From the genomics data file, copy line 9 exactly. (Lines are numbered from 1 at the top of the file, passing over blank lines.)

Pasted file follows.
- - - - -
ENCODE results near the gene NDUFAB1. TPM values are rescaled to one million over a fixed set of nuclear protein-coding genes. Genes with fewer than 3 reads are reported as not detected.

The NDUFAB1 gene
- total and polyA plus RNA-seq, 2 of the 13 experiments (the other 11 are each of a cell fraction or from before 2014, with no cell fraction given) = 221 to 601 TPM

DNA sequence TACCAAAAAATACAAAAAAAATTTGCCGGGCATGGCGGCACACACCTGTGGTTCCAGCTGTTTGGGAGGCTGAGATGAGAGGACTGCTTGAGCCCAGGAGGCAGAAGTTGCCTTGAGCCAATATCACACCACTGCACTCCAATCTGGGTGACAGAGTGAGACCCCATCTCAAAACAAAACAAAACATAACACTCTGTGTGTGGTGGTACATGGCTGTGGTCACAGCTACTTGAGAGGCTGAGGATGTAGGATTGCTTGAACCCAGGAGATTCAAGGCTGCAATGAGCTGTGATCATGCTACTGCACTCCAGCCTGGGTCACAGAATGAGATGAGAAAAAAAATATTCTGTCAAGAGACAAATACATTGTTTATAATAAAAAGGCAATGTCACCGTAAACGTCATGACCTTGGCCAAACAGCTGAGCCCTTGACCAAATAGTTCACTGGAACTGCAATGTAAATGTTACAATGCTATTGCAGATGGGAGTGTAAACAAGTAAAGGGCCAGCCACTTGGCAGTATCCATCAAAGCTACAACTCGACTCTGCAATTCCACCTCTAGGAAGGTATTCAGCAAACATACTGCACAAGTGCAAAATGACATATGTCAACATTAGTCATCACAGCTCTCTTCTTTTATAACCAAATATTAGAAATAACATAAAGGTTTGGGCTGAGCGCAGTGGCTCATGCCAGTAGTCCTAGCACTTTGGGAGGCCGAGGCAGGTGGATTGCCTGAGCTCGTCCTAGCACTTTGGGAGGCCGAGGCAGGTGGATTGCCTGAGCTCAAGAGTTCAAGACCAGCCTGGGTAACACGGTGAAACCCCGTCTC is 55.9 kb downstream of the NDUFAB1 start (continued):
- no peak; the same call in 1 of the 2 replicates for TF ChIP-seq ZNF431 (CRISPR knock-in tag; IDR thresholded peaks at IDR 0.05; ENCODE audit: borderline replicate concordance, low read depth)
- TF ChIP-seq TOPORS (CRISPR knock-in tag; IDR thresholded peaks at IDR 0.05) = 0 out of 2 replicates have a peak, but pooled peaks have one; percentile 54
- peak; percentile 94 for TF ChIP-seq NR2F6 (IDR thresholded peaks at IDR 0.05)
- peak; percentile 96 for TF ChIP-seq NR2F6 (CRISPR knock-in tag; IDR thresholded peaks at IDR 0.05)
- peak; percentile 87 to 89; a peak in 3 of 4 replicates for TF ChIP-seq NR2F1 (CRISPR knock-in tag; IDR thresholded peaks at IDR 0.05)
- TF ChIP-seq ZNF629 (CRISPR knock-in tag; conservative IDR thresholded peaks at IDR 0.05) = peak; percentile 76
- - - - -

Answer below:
- peak; percentile 87 to 89; a peak in 3 of 4 replicates for TF ChIP-seq NR2F1 (CRISPR knock-in tag; IDR thresholded peaks at IDR 0.05)